I have read https://docs.qgis.org/2.18/en/docs/user_manual/working_with_vector/attribute_table.html#creating-one-or-many-to-many-relations and also many to one join in QGIS but I can't seem to be able to do a many to one join in QGIS 3.4.

I have many addresses that I want to connect to land parcels, one land parcel can have several addresses on it, some land parcels also don't have addresses (like farmland for instance).

I went to project/properties and added a relation between these two layers (which have a common identifier (the land parcel ID is already connected to each address in the address attribute table, so I used this same info for the referencing and referenced fields), but then I don't see new fields from the address table be displayed in the parcel table and I have no idea how to have it displayed (QGIS documentation talks about "forms for 1-N relations" but it doesn't seem to refer to the attribute table per se. I actually see the child table (address) appear in form view in the parcel attribute table, but in any case I don't seem to be able to add all the features of the address table, the "add child feature" doesn't seem to be doing that even when selecting all features.

Ideally I would like to have the addresses table joined in the parcel table, with new rows for the same parcel with a different address having been created, and rows of land parcels without address left empty (save the parcel info).

1 Answer 1


Transform the layer to join into a csv, then use Combine/Attributes join using CSV file in the MMQGIS plugin. This creates a new shapefile with added rows as needed for the many to one relationship (for instance, if 2 cities are related to 1 country, unlike the regular join tool from QGIS which only keep 1 city if there was just 1 country row, this will create 2 country rows, 1 for each city).

I didn't need to use the "relate" tool at all, which doesn't help since it only connects tables in the form view and doesn't perform a real join.

Please note that this is only for many to one relationship. If you want to do a one to many join (for instance one piece of land joined to many addresses), the regular join tool works fine (it will populate all address rows with corresponding piece of land, even if they are several instances of the same parcel).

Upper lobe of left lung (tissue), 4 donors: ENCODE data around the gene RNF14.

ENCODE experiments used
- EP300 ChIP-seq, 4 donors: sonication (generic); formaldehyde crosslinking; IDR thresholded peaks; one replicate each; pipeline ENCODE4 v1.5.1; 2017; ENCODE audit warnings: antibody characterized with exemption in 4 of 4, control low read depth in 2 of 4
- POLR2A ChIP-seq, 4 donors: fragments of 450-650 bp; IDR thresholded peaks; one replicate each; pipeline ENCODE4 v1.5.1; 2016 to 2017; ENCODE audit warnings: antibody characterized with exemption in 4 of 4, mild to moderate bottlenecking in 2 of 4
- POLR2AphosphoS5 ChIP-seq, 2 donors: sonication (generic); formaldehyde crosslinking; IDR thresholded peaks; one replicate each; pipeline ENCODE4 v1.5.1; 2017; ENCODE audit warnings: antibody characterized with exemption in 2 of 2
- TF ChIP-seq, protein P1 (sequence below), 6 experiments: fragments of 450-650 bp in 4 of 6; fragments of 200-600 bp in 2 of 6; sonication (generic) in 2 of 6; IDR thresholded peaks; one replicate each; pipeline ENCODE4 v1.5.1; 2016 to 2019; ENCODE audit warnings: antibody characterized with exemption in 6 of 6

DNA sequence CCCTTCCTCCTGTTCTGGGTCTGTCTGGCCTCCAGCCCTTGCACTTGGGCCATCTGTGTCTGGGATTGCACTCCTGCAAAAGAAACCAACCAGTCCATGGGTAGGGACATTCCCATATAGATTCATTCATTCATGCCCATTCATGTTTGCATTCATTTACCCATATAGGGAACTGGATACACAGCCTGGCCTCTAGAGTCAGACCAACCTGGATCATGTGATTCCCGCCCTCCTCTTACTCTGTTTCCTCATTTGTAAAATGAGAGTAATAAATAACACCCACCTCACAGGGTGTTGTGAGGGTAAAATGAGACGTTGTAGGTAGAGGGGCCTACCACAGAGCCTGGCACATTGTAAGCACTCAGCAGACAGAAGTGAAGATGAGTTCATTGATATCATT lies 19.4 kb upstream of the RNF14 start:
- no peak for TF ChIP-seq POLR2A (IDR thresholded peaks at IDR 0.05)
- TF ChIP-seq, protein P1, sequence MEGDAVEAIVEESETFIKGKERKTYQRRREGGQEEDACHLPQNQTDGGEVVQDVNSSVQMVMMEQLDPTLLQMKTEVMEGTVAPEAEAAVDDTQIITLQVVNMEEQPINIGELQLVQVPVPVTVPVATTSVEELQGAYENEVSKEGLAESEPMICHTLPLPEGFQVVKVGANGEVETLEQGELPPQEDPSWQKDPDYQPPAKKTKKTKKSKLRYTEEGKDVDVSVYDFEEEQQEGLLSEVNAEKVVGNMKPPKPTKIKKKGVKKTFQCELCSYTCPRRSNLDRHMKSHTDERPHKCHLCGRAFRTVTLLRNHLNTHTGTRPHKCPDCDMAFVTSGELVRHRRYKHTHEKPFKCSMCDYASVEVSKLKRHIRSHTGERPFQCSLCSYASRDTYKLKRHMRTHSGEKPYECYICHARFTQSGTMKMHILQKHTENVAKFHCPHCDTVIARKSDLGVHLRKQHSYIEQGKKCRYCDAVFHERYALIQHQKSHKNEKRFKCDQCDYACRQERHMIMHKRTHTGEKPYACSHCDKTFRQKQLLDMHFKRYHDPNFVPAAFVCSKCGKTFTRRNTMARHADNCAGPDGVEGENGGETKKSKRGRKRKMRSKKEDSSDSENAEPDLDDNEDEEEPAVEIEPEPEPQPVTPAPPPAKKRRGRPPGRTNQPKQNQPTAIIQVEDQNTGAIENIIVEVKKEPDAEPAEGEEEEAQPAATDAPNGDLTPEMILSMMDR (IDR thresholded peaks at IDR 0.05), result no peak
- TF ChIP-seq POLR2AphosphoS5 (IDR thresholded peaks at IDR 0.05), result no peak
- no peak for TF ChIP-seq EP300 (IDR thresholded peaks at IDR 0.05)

Another way of doing this (although I was not able to keep geometry but it might not be related to the process itself and I don't really find it easier) is to create a virtual layer:

One way is to use virtual layers (thank you @johns):

  1. Layer/Create Layer/New Virtual Layer
  2. Import the layers you want to join
  3. Write SQL script, then test, then click "add". Please note that it seems SQL doesn't support layers with spaces, so if you have "layer 1" rename or export to a new layer "layer_1" first. You can also replace an attribute name in SELECT by * to select all attributes, for instance JoinLayerName.*

SQL script is (at least it worked for me):

SELECT JoinLayerName.joinlayerattribute1, TargetLayerName.targetlayerattribute1 (= attributes from both layers you want to display in the virtual layer) FROM JoinLayerName JOIN TargetLayerName WHERE JoinLayerName.joiningattributefield = TargetLayerName.joiningattributefield

You can then export the virtual layer to a new geopackage or shapefile, the only thing is that I could georeference the file but I was not able to see it (it was invisible, the polygons from the original file don't seem to be there). I am unsure how you could keep the geometry as well, I have to investigate this more (unless someone knows how to do it).

Your Answer

By clicking “Post Your Answer”, you agree to our terms of service and acknowledge you have read our privacy policy.

Not the answer you're looking for? Browse other questions tagged or ask your own question.